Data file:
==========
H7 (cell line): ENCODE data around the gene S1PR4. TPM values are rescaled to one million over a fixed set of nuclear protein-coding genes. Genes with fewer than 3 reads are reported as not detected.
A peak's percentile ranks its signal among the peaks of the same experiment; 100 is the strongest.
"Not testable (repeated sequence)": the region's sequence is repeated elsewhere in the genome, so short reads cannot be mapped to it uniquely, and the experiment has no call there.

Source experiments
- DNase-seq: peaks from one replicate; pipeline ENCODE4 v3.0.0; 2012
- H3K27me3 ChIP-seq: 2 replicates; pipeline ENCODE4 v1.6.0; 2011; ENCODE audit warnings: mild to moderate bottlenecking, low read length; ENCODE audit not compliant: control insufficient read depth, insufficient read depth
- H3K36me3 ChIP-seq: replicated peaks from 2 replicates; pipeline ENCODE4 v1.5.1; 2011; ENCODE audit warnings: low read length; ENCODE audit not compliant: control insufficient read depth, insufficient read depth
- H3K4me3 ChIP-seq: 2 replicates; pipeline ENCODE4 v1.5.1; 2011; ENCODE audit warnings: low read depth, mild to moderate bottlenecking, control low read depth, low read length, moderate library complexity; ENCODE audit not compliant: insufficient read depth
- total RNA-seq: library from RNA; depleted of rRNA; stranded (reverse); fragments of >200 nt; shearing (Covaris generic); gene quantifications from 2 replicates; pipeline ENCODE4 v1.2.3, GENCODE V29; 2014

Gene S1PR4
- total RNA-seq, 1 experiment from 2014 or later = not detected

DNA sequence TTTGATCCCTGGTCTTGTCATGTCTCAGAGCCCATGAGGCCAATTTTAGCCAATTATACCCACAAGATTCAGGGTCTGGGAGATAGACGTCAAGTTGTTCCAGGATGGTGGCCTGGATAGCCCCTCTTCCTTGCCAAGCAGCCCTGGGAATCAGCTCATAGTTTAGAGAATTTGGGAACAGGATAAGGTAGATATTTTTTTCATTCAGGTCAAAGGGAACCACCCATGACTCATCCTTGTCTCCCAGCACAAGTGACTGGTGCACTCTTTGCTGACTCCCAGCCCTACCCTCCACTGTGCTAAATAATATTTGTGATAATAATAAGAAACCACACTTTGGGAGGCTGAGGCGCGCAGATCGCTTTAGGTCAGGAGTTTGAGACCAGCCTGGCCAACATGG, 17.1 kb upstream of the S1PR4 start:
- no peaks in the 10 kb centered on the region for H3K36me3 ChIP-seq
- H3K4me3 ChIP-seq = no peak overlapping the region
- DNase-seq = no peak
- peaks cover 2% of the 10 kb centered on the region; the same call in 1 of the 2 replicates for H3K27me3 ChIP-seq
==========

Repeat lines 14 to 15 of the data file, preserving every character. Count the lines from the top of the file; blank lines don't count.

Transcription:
- H3K4me3 ChIP-seq = no peak overlapping the region
- DNase-seq = no peak